But my thoughts on torque would not only be bow related but also arrow related. If you torque differently from shot to shot, I think a weaker spined arrow would be better than a stiff one.

    Just my thoughts. Could be an exercise in futility.:D
     
  17. clemenlp

    clemenlp Diamond in the Rough

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    Well, sounds like it's time for you to confirm those "just a thoughts".
     
  18. longcut36

    longcut36 Senior Member

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    I would think you could set up a bow that is tuned good and shoot different splined arrows thur paper to see how wide of a range you would have. the more misspline arrows you could shoot the more forgiven the bow would be. I think. maybe detune the bow some and see how much you can get by with and still get a good bullet hole. maybe change BH and tiller some. the more you change and still get a good bullet hole the more forgiven the bow is.???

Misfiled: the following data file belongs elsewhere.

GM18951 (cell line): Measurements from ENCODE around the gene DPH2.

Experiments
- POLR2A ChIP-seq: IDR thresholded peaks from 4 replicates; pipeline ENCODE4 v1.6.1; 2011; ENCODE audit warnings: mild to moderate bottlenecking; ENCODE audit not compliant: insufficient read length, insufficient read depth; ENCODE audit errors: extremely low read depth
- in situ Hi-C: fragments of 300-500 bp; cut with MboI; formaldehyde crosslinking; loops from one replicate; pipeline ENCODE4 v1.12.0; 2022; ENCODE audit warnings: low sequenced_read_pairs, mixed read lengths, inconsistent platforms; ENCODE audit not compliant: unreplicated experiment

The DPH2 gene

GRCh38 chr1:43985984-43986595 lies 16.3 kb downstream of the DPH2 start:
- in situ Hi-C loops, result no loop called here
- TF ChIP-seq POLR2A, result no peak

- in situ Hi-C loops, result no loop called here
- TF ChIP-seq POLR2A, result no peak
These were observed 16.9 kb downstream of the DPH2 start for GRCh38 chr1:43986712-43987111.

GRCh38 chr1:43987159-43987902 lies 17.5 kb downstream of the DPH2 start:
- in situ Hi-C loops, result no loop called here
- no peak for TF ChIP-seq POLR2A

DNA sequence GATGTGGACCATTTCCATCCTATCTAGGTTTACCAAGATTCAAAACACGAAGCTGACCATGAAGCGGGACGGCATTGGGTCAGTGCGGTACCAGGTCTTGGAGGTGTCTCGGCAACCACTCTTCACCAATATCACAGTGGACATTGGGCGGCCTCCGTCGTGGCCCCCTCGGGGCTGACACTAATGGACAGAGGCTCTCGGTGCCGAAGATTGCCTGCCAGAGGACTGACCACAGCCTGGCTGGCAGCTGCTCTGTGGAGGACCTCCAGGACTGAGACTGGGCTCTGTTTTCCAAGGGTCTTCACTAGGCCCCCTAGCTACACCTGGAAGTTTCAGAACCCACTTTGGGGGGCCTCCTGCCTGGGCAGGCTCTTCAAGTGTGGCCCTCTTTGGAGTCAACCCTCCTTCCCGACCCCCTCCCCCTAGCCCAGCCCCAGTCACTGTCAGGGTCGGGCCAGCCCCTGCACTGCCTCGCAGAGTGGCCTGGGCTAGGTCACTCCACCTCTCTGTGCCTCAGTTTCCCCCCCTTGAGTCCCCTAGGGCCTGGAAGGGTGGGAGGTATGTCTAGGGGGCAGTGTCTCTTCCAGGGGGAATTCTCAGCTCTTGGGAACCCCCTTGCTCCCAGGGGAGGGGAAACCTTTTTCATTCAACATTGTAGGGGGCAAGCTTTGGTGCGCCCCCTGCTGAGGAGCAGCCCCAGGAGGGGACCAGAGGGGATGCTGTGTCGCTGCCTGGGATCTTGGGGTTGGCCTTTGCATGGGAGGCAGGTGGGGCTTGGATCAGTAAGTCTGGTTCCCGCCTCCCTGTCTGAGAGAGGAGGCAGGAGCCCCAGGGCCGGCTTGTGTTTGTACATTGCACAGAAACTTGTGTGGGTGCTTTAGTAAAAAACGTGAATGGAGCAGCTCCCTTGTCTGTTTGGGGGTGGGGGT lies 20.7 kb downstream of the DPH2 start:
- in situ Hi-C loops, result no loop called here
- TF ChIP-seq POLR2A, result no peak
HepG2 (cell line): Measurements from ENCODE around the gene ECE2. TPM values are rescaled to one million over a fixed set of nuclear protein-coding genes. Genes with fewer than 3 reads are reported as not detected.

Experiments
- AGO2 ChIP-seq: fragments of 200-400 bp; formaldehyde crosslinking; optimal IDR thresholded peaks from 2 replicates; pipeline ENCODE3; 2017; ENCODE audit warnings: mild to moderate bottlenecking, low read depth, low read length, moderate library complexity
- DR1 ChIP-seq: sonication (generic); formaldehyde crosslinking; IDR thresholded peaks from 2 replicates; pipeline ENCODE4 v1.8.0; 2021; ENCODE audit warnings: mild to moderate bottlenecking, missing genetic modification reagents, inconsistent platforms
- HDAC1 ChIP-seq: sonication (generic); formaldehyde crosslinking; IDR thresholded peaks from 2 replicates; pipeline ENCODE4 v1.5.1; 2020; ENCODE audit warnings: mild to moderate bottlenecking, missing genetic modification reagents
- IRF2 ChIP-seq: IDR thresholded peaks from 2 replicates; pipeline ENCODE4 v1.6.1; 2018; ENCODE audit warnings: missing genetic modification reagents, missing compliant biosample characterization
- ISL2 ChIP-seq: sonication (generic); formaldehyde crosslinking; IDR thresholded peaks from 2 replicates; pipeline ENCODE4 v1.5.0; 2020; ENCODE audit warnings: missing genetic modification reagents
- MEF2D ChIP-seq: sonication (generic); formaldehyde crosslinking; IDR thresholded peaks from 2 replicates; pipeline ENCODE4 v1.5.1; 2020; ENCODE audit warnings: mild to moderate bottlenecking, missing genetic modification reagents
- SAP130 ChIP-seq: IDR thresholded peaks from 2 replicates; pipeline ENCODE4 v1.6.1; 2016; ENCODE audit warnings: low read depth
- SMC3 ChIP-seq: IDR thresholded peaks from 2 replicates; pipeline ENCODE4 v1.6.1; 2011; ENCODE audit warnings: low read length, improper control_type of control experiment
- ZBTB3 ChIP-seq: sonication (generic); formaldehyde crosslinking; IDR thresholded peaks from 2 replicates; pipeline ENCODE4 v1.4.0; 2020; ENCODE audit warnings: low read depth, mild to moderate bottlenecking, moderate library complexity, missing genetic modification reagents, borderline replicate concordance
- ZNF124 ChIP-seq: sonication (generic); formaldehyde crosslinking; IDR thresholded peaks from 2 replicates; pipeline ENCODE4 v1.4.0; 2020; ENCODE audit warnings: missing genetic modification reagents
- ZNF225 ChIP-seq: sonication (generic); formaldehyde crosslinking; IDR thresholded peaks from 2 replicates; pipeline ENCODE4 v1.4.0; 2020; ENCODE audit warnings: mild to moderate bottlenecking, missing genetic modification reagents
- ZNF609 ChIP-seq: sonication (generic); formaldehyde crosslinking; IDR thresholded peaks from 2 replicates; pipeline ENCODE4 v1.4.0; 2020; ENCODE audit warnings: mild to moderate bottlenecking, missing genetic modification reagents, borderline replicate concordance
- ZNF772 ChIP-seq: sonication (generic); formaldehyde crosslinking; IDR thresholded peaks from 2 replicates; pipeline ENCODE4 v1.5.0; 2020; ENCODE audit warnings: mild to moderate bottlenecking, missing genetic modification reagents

19. Brown Hornet

    Brown Hornet New Member

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    I still don't think that the grip idea would work....

    and the creep tuning doesn't really have anything to do with the bow itself...that is a tuning issue not a bow issue.

    But yes a weaker spined arrow (not a weak arrow) is more forgiving then a stiff arrow is.:D That can be proven by using a bad/varying grip...punching the release or adding other influences to the shot.
     
  20. Brown Hornet

    Brown Hornet New Member

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    Arrows don't have spLines....

    but a bow can be tuned to shoot a weak arrow to an off the chart stiff arrow. With proper shot execution it won't matter.....I have set up different bows and shot arrows from 3-28 or other shaft that was to weak all the way up to a 2613 and other fat shafts that would be off the chart stiff and gotten them all to shoot bullet holes through paper without changing anything on the bow.

    A bows forgiveness has ZERO to do with getting a bullet hole in paper neither does arrow spine...and a bullet hole in paper doesn't mean much anyway.....